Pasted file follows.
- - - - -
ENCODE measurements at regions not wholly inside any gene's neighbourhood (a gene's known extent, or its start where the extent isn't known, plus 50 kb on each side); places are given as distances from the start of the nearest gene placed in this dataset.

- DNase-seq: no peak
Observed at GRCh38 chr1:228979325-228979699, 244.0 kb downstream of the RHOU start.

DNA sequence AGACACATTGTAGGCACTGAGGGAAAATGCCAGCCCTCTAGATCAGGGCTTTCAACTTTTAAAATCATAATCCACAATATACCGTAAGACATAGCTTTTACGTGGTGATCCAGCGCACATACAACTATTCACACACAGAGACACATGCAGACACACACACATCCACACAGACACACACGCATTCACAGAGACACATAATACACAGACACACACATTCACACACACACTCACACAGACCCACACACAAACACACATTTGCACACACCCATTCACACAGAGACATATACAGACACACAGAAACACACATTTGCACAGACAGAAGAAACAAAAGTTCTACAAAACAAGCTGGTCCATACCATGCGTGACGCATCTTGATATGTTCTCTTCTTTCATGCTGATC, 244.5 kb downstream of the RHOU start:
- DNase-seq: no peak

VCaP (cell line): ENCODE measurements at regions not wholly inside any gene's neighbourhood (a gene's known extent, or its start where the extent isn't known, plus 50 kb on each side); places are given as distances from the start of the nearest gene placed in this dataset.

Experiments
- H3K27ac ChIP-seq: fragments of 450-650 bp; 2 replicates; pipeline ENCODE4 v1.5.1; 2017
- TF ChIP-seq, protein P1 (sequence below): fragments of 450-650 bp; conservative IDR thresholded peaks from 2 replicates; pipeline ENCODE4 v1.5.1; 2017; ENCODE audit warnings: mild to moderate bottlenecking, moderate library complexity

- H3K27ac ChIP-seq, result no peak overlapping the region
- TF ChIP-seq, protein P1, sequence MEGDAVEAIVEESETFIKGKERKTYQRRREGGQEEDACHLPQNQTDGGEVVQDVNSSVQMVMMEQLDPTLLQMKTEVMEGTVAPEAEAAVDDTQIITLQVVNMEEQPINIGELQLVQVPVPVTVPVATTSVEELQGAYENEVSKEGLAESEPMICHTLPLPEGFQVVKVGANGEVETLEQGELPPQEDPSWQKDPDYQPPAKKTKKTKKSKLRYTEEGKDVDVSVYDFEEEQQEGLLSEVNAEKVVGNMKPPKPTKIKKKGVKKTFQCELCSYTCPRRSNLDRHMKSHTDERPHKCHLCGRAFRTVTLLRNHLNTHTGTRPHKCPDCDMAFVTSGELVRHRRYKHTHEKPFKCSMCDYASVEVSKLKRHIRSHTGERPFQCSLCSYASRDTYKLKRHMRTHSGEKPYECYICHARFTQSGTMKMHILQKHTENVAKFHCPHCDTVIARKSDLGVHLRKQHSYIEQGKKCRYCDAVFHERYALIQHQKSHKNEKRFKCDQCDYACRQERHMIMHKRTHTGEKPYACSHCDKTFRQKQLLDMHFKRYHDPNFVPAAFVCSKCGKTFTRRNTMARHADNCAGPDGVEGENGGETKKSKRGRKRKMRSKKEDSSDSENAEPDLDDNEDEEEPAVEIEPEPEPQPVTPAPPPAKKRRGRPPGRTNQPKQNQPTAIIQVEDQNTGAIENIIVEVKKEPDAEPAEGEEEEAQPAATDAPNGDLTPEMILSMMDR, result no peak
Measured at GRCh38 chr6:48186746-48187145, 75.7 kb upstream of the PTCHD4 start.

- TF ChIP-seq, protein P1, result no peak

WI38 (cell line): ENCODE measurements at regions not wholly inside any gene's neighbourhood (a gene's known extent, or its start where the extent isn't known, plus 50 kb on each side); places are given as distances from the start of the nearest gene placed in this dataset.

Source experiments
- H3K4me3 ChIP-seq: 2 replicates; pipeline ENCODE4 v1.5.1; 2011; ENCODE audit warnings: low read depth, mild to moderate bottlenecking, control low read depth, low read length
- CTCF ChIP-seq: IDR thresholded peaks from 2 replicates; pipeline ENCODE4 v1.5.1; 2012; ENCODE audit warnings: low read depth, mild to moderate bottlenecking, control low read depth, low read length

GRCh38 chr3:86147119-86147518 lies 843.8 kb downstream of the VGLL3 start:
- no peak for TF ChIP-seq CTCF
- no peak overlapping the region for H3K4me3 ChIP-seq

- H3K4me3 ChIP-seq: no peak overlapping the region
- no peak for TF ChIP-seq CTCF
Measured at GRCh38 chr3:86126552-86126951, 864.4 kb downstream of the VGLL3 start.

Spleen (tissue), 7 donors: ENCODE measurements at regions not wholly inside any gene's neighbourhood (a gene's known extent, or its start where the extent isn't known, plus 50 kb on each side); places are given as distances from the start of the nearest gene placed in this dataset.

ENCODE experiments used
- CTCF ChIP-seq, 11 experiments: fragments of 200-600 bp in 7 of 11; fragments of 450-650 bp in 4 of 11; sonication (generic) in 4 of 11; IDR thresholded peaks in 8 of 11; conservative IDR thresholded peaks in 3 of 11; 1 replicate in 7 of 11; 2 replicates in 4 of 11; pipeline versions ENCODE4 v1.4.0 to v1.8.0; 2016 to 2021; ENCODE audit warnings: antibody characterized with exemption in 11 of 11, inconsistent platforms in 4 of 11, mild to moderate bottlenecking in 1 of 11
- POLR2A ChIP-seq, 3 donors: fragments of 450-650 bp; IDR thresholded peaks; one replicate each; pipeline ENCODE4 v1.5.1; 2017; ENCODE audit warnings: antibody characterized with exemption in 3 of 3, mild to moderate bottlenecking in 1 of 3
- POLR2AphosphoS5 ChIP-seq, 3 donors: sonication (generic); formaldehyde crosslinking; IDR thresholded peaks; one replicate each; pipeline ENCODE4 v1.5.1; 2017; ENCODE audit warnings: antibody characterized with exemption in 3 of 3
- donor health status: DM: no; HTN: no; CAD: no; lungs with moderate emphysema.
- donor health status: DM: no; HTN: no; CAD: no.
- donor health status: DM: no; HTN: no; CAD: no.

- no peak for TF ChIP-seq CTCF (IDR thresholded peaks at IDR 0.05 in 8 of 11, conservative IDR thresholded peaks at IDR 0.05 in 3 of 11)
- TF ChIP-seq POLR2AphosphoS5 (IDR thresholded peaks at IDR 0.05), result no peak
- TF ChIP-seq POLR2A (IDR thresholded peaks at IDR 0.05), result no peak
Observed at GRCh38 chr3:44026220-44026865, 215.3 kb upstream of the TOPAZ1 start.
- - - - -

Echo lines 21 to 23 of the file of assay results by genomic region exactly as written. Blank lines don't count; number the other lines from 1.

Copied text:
- H3K4me3 ChIP-seq: no peak overlapping the region
- no peak for TF ChIP-seq CTCF
Measured at GRCh38 chr3:86126552-86126951, 864.4 kb downstream of the VGLL3 start.